Corgis are great family dogs. They are loyal, affectionate and even do well with children. 

How Often Should You Walk A Corgi?

Corgis are a relatively small breed, but they are quite energetic due to their heritage as herding dogs. Give your Corgi enough attention and playtime. There is no one size fits all plan for all dogs, but two walks of at least 15 to 30 minutes are recommended each day for some Corgis. Like all dogs, Corgis need a lot of enrichment to be happy and healthy. This can include food puzzle toys, daily training sessions, and dog sport classes.

Two Corgis lounging on the grass

Final Notes

Corgis are playful, affectionate dogs that suit many living situations, from apartment living to living in a house with a big yard. They do their signature pose of splooting to cool down, to stretch, and to just feel more comfortable. Keep a close eye on your Corgi and monitor their splooting habits. If you are concerned about their excessive splooting or sudden splooting, contact a vet to see if there is any underlying cause. Although Corgis are relatively healthy dogs, they are predisposed to certain illnesses such as hip dysplasia and degenerative myelopathy.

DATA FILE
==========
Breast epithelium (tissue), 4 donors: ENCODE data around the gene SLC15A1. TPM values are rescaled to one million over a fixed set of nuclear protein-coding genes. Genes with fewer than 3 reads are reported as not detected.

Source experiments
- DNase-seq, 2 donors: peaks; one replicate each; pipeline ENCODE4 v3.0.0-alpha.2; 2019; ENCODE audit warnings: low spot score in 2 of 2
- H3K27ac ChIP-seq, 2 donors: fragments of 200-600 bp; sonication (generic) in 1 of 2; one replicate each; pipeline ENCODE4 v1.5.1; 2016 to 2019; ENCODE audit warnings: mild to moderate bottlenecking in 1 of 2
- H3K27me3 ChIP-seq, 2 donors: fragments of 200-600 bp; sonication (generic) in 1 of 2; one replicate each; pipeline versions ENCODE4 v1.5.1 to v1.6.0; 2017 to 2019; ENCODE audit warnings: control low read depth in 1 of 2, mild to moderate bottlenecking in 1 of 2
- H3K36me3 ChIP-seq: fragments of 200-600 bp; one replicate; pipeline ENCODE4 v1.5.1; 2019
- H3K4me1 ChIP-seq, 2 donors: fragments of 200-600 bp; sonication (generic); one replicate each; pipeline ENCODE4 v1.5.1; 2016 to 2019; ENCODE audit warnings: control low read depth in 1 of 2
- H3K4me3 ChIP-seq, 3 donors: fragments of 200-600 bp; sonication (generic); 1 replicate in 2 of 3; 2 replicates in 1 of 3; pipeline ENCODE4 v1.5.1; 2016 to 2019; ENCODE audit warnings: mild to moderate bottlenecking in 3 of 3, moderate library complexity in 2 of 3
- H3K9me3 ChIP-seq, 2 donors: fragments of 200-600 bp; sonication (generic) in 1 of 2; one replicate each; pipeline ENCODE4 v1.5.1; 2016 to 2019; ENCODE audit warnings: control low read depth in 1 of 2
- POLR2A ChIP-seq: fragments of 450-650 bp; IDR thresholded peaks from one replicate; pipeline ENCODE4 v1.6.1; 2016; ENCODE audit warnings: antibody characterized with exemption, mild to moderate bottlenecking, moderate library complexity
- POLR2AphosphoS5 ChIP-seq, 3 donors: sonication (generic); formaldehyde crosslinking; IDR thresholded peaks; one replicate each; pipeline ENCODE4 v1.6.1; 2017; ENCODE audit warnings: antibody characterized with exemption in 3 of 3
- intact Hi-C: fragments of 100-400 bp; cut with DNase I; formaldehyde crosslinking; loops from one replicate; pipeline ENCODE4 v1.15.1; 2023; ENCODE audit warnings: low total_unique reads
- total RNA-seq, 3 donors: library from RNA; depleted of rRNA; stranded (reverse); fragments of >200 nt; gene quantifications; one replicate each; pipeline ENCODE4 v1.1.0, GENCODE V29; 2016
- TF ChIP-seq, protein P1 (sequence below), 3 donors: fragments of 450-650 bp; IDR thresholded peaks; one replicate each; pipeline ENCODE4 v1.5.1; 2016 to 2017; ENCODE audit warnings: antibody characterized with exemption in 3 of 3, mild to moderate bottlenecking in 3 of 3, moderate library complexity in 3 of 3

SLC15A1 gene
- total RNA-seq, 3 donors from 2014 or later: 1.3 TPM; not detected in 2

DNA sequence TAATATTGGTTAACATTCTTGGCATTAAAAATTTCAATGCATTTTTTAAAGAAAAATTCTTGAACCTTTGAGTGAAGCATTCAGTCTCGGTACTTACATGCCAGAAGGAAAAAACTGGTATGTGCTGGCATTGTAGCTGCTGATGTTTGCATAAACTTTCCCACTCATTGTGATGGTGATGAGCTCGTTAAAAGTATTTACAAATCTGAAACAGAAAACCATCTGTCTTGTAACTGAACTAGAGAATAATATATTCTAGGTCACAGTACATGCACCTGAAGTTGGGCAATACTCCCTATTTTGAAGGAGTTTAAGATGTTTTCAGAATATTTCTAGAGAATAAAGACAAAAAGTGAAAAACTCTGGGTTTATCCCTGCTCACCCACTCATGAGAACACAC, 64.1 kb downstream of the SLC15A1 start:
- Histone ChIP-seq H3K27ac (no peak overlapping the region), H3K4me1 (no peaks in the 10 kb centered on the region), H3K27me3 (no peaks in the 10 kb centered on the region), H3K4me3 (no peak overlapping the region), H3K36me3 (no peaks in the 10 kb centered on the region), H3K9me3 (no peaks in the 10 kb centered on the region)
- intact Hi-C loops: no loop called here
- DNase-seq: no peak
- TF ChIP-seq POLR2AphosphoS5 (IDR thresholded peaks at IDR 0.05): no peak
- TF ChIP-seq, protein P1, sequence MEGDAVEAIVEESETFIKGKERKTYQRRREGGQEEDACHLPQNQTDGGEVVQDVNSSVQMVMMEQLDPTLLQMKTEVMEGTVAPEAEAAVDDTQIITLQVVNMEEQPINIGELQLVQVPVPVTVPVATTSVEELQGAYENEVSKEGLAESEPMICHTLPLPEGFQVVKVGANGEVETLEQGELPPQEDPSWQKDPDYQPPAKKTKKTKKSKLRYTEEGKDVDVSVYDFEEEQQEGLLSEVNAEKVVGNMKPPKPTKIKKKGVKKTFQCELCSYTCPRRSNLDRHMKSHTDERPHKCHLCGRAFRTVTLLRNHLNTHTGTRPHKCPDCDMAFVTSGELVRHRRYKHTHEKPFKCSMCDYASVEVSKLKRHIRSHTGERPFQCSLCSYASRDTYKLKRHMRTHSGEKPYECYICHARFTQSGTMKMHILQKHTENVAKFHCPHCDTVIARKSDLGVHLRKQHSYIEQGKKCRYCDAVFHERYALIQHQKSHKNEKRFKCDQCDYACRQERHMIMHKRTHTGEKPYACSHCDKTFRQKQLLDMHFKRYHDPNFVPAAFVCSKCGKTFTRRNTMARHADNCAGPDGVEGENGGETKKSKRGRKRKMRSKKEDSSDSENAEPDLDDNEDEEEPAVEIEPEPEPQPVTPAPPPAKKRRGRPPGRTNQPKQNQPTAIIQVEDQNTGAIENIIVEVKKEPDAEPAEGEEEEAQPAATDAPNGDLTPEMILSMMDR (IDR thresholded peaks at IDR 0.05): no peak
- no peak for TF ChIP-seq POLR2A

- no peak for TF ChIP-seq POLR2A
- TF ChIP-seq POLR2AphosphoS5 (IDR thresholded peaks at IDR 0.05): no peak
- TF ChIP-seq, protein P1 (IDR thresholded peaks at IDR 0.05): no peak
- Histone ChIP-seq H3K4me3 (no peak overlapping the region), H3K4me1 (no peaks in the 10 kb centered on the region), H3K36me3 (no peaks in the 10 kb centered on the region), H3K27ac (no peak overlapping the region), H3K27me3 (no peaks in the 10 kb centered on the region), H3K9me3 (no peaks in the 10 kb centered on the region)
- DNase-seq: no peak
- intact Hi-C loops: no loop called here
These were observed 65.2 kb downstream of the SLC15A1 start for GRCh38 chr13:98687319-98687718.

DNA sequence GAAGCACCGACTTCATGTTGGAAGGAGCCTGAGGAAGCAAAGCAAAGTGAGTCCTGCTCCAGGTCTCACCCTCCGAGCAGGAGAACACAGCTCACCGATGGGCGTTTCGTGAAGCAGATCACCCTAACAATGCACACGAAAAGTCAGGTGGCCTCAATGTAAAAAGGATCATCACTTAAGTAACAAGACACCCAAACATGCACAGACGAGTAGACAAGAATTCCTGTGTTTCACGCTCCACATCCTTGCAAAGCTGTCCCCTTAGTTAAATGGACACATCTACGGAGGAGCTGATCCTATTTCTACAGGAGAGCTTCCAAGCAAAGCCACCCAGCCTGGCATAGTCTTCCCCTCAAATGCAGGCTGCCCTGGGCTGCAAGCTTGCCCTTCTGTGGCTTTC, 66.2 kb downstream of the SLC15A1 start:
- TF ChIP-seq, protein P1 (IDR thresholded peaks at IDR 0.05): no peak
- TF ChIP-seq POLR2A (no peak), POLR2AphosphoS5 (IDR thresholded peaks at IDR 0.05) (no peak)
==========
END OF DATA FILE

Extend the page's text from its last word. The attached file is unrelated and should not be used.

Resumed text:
If you want to learn more about your Corgi’s splooting behavior or even correct their behavior, Dutch’s licensed behaviorists can help. With training exercises and enrichment ideas, your dog can easily work through behaviors that could use improvement. Get started with Dutch today.

References

  1. Gibeault, Stephanie. "Meet Two Similar Yet Different Breeds: The Cardigan Welsh Corgi and the Pembroke Welsh Corgi." American Kennel Club, 22 Mar. 2019, https://www.akc.org/expert-advice/lifestyle/cardigan-welsh-corgi-pembroke-welsh-corgi/.

  2. "Pembroke Welsh Corgi." American Kennel Club, https://www.akc.org/dog-breeds/pembroke-welsh-corgi/.

  3. Morrison, Barri J. "Pembroke Welsh Corgi." PetMD, 19 Sep. 2022, https://www.petmd.com/dog/breeds/c_dg_pembroke_welsh_corgi.

  4. "Cardigan Welsh Corgi." American Kennel Club, https://www.akc.org/dog-breeds/cardigan-welsh-corgi/.